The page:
The Weight of Whispers: Frankly, I Prefer Electronic

The headline on Salon caught my eye: I hate books.

“Sometimes I kind of hate books, too,” I admitted to myself, quietly, inside my head.

Salon‘s Anna North is talking about the physical reality of books; the heavy, dusty, space-eaters that you’re committed to carting around with you every time you move. Here at the Bushwick blog, we recently launched a new feature–the Bookshelf Report–designed to celebrate that physicality, the soldiered quadrilaterals that take up space in our homes. But as North points out, readers (this one included) are increasingly buying books in electronic format, where words weigh nothing more than they do when they come out of your mouth (Amazon even calls their Kindle delivery system Whispernet).

photo of ipad next to kindleNorth writes, ” With a few exceptions, the books I’ve kept around are more use to me as objects than as narratives. They’ve made the cut because they make me feel a certain way, they reassure me, they keep me in touch with the past. I do reread some of them…but many are more for looking at than reading — or even simply for the reassuring feeling of knowing that they’re there.

I’ve shed books like crazy each time I’ve moved. The books that have lasted are significant, just like North describes in her Salon article. Signed editions like Garden State by Rick Moody, who had to double-check that I didn’t want to return the book before he signed it (I’m really sorry this book is so bad he wrote inside), a special edition of Harriet Beecher Stowe’s travel essays on Florida given to me by my grandmother, an old book of poetry that my high school crush stole from the school library for my birthday (there’s an inscription in that one, too, which reads, “Happy 18th Birthday. Well, at least I think you’re 18,” and he spelled my name wrong), and others.

Mostly what I read lately, I read on a screen. I’m familiar with the arguments people make for paper—the smell, the feel, the personalization—but electronic books are so easy. Last night, on a whim, I whispernetted Chocolate for Breakfast, a reissue of a 1950’s teen melodrama, full of sex, drugs, and boarding school that I read about on Emma Straub’s tumblr. I didn’t have to abashedly ask the über hip clerk at the store and feel his/her judgment (I’m shy! I wilt under the least bit of consideration!); instead, I followed a link. Wham bam, thank you ma’am. It’s lazy and irresponsible in terms of supporting independent bookstores, but I’m also really bad about leaving the house without any of the things I wanted to bring with me (books) and the magical cloud—the magic whisperer—makes that easier. Life is hard enough.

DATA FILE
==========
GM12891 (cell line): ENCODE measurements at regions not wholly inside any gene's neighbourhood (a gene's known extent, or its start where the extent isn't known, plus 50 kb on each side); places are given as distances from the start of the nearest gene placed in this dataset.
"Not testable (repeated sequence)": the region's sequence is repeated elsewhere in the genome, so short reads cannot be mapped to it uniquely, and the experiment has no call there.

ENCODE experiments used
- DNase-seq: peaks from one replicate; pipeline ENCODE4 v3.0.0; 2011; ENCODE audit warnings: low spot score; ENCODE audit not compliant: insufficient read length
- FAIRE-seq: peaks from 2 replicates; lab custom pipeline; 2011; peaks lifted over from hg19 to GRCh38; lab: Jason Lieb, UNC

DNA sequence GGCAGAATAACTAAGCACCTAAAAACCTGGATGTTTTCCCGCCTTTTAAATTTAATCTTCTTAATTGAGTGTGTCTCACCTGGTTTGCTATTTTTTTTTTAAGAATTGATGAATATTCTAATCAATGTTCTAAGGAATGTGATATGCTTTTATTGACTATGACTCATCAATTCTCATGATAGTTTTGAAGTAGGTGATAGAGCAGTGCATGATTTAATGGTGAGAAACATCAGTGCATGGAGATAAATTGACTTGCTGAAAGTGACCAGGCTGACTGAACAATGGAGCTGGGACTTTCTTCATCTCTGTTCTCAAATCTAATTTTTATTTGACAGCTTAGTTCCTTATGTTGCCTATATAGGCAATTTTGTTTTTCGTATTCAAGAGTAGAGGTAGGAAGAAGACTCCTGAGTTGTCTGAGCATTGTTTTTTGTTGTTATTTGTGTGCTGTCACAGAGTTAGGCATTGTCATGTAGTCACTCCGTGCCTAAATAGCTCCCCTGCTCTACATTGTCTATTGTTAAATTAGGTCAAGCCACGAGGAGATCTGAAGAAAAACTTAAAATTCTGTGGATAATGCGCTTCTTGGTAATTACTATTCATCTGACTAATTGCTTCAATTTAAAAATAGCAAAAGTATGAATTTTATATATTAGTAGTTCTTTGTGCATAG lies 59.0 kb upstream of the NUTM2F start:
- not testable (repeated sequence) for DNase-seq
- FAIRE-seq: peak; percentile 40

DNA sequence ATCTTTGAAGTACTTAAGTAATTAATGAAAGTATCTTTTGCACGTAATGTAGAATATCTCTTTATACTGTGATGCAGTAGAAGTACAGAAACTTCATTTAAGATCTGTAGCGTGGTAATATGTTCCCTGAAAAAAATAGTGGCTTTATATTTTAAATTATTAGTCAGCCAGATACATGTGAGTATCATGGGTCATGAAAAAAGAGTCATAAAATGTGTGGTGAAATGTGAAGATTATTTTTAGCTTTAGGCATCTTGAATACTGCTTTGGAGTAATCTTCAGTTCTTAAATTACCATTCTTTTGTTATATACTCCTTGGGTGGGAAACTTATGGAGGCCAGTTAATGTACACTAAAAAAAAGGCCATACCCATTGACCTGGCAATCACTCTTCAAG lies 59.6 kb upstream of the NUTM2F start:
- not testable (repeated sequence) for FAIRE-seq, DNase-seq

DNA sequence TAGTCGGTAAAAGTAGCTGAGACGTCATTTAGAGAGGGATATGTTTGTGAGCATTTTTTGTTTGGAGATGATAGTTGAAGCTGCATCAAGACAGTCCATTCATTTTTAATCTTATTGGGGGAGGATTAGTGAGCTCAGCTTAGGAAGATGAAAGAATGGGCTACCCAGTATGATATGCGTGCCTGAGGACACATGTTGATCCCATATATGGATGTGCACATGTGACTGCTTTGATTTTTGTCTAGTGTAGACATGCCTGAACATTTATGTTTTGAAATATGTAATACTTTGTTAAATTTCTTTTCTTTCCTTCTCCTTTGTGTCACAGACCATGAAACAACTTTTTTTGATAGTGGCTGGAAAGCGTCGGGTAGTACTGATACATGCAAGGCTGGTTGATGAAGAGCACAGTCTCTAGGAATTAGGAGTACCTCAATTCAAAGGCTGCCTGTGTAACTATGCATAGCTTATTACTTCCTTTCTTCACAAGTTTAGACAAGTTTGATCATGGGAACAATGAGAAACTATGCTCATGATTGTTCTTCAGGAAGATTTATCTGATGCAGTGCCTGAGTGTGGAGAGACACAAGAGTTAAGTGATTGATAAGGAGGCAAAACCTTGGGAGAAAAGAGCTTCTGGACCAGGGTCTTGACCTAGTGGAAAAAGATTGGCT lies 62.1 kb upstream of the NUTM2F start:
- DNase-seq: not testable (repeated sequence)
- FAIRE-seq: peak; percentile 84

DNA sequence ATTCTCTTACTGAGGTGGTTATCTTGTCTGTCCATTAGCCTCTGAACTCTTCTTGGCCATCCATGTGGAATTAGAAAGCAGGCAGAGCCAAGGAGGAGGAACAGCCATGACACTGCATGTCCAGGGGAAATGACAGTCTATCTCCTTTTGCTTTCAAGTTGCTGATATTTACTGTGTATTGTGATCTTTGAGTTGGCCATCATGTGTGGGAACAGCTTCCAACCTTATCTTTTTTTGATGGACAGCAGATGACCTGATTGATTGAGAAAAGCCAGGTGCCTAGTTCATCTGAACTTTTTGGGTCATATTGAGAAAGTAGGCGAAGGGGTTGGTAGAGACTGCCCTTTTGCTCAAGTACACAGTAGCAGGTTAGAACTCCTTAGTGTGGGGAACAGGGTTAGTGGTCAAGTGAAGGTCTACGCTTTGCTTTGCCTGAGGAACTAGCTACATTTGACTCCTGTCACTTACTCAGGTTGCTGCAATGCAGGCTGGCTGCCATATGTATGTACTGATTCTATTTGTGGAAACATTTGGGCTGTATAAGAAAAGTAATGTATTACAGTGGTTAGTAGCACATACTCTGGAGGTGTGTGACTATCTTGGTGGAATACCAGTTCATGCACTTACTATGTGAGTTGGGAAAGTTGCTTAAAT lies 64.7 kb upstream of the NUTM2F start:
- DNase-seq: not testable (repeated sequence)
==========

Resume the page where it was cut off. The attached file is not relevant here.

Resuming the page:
North closes her article, “So now my library is static, stuck in the past; if you want to know what I’m reading now, I’d have to show you my iPad.

Ditto for me.

 

What about you, Seattle? What special books do you keep on your shelves,

in all their heavy, dusty glory?

Comment below or tweet #booksonmyshelf

 

  • I didn’t know what it meant to “whispernet”, I had to look it up.

  • Geoff Larson

    I certainly go both ways.

    I love not having to carry books along with me nowadays. But I just go ahead and use my phone. I read the classics I can get for free through the “ibooks” app. Huck Finn, Sherlock Holmes, Grimm’s Fairy Tales, Alice in Wonderland, stuff like that. But this is only with those moments won’t when I quickly need to fill some time with awesome writing.

    Most of the time I like to have the book in my hands, being able to flip through the pages and not stare at a damned computer screen.

    And I also love books as decorations!!! I’ll buy them just for that…

    G